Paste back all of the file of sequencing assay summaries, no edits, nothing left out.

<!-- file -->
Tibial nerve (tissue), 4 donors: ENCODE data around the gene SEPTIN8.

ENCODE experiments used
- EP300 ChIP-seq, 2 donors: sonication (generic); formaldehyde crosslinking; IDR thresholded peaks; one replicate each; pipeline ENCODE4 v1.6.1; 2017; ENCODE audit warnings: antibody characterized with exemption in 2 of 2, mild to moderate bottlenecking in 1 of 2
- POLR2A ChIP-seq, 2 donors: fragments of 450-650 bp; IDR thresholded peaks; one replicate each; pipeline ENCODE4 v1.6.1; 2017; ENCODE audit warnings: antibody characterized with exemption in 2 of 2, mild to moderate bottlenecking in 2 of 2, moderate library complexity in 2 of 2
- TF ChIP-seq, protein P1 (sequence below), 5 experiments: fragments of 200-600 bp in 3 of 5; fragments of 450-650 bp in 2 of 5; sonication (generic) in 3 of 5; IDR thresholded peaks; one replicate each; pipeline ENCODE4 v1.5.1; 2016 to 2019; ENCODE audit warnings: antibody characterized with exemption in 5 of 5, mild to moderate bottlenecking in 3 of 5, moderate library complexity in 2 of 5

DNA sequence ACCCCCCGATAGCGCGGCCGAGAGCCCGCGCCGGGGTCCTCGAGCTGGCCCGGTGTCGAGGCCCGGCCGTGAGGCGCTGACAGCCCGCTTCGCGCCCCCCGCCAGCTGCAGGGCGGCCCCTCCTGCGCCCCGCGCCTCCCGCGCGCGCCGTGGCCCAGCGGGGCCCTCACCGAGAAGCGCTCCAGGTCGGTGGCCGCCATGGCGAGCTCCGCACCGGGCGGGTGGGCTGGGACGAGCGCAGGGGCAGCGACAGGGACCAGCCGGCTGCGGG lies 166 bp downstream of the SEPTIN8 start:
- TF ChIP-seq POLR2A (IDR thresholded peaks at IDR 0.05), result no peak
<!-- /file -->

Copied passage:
Tibial nerve (tissue), 4 donors: ENCODE data around the gene SEPTIN8.

ENCODE experiments used
- EP300 ChIP-seq, 2 donors: sonication (generic); formaldehyde crosslinking; IDR thresholded peaks; one replicate each; pipeline ENCODE4 v1.6.1; 2017; ENCODE audit warnings: antibody characterized with exemption in 2 of 2, mild to moderate bottlenecking in 1 of 2
- POLR2A ChIP-seq, 2 donors: fragments of 450-650 bp; IDR thresholded peaks; one replicate each; pipeline ENCODE4 v1.6.1; 2017; ENCODE audit warnings: antibody characterized with exemption in 2 of 2, mild to moderate bottlenecking in 2 of 2, moderate library complexity in 2 of 2
- TF ChIP-seq, protein P1 (sequence below), 5 experiments: fragments of 200-600 bp in 3 of 5; fragments of 450-650 bp in 2 of 5; sonication (generic) in 3 of 5; IDR thresholded peaks; one replicate each; pipeline ENCODE4 v1.5.1; 2016 to 2019; ENCODE audit warnings: antibody characterized with exemption in 5 of 5, mild to moderate bottlenecking in 3 of 5, moderate library complexity in 2 of 5

DNA sequence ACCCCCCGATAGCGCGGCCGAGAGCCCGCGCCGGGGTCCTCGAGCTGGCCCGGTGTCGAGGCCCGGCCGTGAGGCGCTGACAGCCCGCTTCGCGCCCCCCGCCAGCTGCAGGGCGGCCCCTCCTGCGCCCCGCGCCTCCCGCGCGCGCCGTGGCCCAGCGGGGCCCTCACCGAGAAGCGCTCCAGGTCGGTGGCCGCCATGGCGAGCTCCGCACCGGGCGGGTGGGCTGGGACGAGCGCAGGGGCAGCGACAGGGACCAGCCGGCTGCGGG lies 166 bp downstream of the SEPTIN8 start:
- TF ChIP-seq POLR2A (IDR thresholded peaks at IDR 0.05), result no peak